See the Sample Demand Letter for Return of Security Deposit for a template to write your own. Edit the demand letter to cover the specific details of your dispute, and send it by certified mail (return receipt requested), or use a delivery service that will give you a receipt establishing delivery. Keep a copy of your letter and the delivery receipt. You’ll need them if you end up in court.
If your landlord has not given you a satisfactory response to your demand letter, you may file a lawsuit immediately, or try mediation first, a procedure in which you meet with a neutral third person who helps you and your landlord arrive at your own solution. Mediation may be available from a community-based mediation program, or even right in the courthouse. In some cases, the court may require you to try mediation before suing your landlord, so check with your court for details on this.
Suing your landlord is inexpensive, usually less than $50 to file a case (fee waivers or deferrals are sometimes available for people with low incomes). You don’t need a lawyer—in fact, they’re not even allowed in some cases. Disputes usually go before a judge (there are no juries) within a month or two.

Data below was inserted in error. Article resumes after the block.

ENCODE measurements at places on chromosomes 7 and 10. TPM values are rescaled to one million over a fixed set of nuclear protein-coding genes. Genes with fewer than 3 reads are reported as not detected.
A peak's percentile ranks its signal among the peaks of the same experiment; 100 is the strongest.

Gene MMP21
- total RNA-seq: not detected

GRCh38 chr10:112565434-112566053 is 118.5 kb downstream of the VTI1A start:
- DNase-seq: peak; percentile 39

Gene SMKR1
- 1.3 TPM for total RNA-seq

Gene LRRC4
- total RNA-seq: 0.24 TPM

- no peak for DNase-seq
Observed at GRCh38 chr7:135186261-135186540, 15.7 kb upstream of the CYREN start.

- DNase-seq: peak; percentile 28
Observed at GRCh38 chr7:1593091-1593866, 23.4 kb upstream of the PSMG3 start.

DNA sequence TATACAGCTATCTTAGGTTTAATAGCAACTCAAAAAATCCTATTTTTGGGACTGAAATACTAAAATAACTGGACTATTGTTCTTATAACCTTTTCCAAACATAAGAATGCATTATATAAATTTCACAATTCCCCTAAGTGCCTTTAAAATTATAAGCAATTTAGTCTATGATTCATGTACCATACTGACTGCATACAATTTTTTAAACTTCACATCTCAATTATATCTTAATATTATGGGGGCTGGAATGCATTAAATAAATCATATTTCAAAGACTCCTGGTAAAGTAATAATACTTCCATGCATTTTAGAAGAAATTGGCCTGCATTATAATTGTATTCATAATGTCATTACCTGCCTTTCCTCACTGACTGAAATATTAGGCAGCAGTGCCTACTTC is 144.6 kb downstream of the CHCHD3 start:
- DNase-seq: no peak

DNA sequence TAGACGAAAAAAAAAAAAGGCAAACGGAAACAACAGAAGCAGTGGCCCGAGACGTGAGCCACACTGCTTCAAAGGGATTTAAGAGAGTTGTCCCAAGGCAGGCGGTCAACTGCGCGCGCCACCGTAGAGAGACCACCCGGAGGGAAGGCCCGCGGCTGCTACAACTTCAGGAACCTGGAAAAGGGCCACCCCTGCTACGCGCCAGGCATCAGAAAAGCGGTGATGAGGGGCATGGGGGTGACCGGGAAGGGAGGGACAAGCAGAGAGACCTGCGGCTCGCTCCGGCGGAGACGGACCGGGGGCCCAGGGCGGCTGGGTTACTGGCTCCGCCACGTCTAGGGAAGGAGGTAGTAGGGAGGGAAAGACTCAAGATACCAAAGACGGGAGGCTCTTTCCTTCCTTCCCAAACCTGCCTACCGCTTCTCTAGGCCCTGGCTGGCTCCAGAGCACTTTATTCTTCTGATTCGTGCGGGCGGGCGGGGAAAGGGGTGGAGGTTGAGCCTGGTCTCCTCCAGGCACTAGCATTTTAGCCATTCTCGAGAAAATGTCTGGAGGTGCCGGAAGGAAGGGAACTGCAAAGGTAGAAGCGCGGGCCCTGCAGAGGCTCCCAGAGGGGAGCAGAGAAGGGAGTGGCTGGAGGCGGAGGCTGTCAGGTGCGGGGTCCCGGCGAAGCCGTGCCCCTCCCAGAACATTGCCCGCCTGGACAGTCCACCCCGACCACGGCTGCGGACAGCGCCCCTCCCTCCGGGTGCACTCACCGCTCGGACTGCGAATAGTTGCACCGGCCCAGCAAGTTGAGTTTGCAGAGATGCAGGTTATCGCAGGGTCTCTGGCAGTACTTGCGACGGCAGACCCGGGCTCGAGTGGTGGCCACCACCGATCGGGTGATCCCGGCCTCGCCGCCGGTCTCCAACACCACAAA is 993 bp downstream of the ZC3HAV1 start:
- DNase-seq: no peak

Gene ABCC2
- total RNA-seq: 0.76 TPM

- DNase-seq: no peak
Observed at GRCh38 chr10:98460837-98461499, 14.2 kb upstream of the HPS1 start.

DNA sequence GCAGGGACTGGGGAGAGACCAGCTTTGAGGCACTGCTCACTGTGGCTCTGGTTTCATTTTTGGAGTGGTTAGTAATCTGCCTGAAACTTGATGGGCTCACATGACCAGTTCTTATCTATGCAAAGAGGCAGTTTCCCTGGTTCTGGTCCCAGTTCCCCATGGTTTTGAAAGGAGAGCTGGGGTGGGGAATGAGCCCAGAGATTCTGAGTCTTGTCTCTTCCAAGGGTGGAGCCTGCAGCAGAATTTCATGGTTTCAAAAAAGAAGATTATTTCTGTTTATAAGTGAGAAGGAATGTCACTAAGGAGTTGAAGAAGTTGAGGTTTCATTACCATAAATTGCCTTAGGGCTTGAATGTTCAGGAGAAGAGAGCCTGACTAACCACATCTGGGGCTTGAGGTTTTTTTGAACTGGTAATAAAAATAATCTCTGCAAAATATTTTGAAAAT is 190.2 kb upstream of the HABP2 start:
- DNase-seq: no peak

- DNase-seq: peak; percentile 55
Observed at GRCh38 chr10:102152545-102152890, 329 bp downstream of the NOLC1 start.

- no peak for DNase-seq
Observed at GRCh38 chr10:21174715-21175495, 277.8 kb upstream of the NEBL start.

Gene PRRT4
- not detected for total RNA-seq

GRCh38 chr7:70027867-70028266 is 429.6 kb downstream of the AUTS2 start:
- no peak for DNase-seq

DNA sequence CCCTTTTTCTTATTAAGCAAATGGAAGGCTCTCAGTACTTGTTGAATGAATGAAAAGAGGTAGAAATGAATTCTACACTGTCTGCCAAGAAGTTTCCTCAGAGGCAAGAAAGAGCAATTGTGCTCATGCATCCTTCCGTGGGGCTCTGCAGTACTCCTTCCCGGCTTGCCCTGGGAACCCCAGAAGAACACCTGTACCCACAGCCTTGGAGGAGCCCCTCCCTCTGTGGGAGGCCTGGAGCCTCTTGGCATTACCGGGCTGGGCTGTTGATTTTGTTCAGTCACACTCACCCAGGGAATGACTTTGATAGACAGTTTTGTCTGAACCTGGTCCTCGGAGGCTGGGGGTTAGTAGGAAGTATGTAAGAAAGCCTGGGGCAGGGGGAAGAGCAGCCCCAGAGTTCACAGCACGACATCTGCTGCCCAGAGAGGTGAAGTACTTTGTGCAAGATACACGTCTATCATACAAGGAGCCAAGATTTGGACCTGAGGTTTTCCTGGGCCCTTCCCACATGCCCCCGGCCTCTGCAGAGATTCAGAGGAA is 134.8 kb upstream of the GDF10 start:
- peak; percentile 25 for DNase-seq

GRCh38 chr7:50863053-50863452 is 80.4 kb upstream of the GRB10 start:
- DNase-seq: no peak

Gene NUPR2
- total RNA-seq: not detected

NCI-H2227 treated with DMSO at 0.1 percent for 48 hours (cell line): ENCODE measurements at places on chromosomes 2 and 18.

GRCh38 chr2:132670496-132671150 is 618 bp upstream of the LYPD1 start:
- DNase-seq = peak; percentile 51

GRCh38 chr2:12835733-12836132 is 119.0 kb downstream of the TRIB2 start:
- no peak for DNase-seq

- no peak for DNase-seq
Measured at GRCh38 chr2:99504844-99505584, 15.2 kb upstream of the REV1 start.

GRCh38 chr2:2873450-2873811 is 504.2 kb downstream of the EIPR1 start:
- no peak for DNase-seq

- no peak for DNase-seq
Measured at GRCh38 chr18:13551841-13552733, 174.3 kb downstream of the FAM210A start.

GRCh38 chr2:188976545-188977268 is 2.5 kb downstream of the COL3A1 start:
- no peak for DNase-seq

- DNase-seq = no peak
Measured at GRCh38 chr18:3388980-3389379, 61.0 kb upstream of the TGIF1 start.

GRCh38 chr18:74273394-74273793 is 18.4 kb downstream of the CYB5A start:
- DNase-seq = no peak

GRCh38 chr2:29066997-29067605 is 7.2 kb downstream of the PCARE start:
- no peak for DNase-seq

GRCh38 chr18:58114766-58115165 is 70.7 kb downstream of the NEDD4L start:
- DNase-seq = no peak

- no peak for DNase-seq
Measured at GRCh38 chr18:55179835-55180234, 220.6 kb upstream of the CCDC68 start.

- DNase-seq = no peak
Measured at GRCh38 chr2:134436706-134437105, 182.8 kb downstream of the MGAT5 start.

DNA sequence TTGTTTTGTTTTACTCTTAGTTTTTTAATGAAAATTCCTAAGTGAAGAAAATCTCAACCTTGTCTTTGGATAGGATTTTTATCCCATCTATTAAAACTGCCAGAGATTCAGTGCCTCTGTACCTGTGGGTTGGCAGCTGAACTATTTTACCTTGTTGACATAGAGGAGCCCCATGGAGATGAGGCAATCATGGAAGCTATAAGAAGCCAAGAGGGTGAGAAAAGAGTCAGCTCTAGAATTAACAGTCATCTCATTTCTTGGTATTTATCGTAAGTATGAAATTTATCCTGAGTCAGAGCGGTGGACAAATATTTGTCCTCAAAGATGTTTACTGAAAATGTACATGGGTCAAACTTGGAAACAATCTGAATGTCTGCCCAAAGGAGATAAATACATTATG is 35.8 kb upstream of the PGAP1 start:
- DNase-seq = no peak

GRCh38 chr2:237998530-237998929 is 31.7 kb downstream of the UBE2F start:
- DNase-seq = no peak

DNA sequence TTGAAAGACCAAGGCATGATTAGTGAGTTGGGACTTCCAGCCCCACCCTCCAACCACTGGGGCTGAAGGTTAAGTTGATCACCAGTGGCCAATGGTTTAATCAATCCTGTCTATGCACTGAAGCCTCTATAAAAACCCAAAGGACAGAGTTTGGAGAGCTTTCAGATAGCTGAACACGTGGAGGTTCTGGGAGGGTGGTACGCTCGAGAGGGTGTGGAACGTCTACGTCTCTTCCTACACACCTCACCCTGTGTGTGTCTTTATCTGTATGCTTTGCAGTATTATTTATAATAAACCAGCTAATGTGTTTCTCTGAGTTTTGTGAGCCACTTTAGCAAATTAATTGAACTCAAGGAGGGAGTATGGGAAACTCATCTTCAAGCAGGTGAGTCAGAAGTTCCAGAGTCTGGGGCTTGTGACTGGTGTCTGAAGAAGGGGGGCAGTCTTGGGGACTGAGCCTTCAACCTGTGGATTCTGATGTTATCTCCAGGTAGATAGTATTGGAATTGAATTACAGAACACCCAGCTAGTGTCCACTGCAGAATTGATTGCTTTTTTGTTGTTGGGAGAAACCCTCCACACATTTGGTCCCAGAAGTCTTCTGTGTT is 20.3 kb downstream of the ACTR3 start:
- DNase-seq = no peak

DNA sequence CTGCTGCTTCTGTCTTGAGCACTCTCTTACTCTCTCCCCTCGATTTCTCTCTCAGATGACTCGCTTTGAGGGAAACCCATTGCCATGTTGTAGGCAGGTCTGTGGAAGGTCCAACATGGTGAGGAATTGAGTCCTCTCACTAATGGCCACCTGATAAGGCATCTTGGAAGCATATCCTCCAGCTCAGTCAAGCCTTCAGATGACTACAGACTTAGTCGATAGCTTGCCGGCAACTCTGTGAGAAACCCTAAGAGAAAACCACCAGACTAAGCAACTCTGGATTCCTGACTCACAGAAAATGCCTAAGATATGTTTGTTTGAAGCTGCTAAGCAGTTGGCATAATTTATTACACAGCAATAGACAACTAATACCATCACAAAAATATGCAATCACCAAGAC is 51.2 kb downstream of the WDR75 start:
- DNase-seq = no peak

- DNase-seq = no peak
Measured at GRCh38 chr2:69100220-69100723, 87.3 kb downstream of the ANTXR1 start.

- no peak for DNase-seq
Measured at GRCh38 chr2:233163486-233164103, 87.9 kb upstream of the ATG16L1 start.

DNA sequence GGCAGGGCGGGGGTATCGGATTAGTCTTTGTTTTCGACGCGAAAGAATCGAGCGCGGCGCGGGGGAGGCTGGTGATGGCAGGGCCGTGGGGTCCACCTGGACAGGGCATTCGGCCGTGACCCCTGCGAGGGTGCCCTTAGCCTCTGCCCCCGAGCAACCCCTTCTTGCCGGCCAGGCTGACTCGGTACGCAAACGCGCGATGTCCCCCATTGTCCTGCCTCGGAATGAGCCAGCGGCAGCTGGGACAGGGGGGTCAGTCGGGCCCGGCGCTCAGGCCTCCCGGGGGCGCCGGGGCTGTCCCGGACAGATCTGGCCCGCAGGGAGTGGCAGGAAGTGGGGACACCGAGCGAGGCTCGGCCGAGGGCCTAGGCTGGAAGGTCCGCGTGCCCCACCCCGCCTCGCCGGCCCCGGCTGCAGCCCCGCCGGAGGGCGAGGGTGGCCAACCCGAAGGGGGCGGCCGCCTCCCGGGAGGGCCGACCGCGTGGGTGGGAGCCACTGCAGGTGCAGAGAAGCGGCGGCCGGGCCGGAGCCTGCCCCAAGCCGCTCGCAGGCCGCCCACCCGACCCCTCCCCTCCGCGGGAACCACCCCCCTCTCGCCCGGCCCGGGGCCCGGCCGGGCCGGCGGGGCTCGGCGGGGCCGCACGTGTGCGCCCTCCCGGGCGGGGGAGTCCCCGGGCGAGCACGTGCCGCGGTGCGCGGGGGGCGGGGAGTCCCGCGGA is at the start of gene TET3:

You can sue for the amount of the security deposit that your landlord wrongfully withheld, up to the state limit. The maximum amount for which you can sue in Louisiana Justice of the Peace Court is $5,000.
See the Louisiana state court website for more details on small claims lawsuits, including the name of the court where you should file suit, the paperwork involved with suing your landlord (typically called a complaint or claim), filing fees and other costs, and whether or not attorneys are allowed in small claims court disputes in Louisiana.
In addition to knowing your state security deposit rules, tangible evidence is key to winning your case in small claims court. Here are the types of evidence you should take to court (what you need depends on the specifics of your case):